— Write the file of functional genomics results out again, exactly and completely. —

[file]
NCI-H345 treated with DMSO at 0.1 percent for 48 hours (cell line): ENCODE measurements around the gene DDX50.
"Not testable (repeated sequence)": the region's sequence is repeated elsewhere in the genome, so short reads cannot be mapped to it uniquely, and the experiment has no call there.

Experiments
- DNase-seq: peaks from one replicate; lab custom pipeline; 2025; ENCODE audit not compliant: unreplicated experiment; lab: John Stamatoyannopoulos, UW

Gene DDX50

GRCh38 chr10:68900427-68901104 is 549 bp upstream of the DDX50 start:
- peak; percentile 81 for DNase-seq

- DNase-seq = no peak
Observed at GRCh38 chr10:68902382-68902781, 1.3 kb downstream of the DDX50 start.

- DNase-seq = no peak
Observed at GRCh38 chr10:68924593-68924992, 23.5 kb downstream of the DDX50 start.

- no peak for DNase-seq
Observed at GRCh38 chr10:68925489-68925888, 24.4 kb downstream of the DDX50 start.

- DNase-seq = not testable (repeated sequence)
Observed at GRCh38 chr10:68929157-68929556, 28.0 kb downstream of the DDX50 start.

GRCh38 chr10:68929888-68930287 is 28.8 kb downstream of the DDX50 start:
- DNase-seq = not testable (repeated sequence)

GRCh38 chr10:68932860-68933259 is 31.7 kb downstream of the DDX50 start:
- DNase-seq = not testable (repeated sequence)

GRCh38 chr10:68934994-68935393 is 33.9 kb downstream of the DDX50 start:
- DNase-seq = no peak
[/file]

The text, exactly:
NCI-H345 treated with DMSO at 0.1 percent for 48 hours (cell line): ENCODE measurements around the gene DDX50.
"Not testable (repeated sequence)": the region's sequence is repeated elsewhere in the genome, so short reads cannot be mapped to it uniquely, and the experiment has no call there.

Experiments
- DNase-seq: peaks from one replicate; lab custom pipeline; 2025; ENCODE audit not compliant: unreplicated experiment; lab: John Stamatoyannopoulos, UW

Gene DDX50

GRCh38 chr10:68900427-68901104 is 549 bp upstream of the DDX50 start:
- peak; percentile 81 for DNase-seq

- DNase-seq = no peak
Observed at GRCh38 chr10:68902382-68902781, 1.3 kb downstream of the DDX50 start.

- DNase-seq = no peak
Observed at GRCh38 chr10:68924593-68924992, 23.5 kb downstream of the DDX50 start.

- no peak for DNase-seq
Observed at GRCh38 chr10:68925489-68925888, 24.4 kb downstream of the DDX50 start.

- DNase-seq = not testable (repeated sequence)
Observed at GRCh38 chr10:68929157-68929556, 28.0 kb downstream of the DDX50 start.

GRCh38 chr10:68929888-68930287 is 28.8 kb downstream of the DDX50 start:
- DNase-seq = not testable (repeated sequence)

GRCh38 chr10:68932860-68933259 is 31.7 kb downstream of the DDX50 start:
- DNase-seq = not testable (repeated sequence)

GRCh38 chr10:68934994-68935393 is 33.9 kb downstream of the DDX50 start:
- DNase-seq = no peak